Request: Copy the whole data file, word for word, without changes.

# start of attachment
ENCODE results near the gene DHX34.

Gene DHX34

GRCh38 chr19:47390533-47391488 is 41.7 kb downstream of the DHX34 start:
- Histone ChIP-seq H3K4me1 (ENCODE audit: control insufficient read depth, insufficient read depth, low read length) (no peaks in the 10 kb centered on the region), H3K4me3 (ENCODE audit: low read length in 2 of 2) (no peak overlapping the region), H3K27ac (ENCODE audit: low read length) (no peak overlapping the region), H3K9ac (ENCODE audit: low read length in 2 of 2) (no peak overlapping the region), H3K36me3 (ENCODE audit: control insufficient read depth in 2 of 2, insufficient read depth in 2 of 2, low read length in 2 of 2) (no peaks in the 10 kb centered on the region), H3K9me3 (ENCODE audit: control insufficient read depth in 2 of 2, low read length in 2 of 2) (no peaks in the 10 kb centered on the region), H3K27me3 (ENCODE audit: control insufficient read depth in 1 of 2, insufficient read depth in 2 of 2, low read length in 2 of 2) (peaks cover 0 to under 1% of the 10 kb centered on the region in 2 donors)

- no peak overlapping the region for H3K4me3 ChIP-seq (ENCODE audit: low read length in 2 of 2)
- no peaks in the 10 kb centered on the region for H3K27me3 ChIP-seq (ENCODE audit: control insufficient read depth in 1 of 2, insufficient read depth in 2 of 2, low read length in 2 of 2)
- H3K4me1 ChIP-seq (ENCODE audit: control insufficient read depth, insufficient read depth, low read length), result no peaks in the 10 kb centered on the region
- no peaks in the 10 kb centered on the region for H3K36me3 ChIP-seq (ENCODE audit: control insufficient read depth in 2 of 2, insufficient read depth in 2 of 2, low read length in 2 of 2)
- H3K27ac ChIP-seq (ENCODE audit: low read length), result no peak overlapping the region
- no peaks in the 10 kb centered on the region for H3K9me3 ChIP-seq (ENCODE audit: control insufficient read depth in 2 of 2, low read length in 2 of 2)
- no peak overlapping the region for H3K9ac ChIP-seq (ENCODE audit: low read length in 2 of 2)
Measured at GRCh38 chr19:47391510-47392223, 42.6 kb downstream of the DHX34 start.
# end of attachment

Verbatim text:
ENCODE results near the gene DHX34.

Gene DHX34

GRCh38 chr19:47390533-47391488 is 41.7 kb downstream of the DHX34 start:
- Histone ChIP-seq H3K4me1 (ENCODE audit: control insufficient read depth, insufficient read depth, low read length) (no peaks in the 10 kb centered on the region), H3K4me3 (ENCODE audit: low read length in 2 of 2) (no peak overlapping the region), H3K27ac (ENCODE audit: low read length) (no peak overlapping the region), H3K9ac (ENCODE audit: low read length in 2 of 2) (no peak overlapping the region), H3K36me3 (ENCODE audit: control insufficient read depth in 2 of 2, insufficient read depth in 2 of 2, low read length in 2 of 2) (no peaks in the 10 kb centered on the region), H3K9me3 (ENCODE audit: control insufficient read depth in 2 of 2, low read length in 2 of 2) (no peaks in the 10 kb centered on the region), H3K27me3 (ENCODE audit: control insufficient read depth in 1 of 2, insufficient read depth in 2 of 2, low read length in 2 of 2) (peaks cover 0 to under 1% of the 10 kb centered on the region in 2 donors)

- no peak overlapping the region for H3K4me3 ChIP-seq (ENCODE audit: low read length in 2 of 2)
- no peaks in the 10 kb centered on the region for H3K27me3 ChIP-seq (ENCODE audit: control insufficient read depth in 1 of 2, insufficient read depth in 2 of 2, low read length in 2 of 2)
- H3K4me1 ChIP-seq (ENCODE audit: control insufficient read depth, insufficient read depth, low read length), result no peaks in the 10 kb centered on the region
- no peaks in the 10 kb centered on the region for H3K36me3 ChIP-seq (ENCODE audit: control insufficient read depth in 2 of 2, insufficient read depth in 2 of 2, low read length in 2 of 2)
- H3K27ac ChIP-seq (ENCODE audit: low read length), result no peak overlapping the region
- no peaks in the 10 kb centered on the region for H3K9me3 ChIP-seq (ENCODE audit: control insufficient read depth in 2 of 2, low read length in 2 of 2)
- no peak overlapping the region for H3K9ac ChIP-seq (ENCODE audit: low read length in 2 of 2)
Measured at GRCh38 chr19:47391510-47392223, 42.6 kb downstream of the DHX34 start.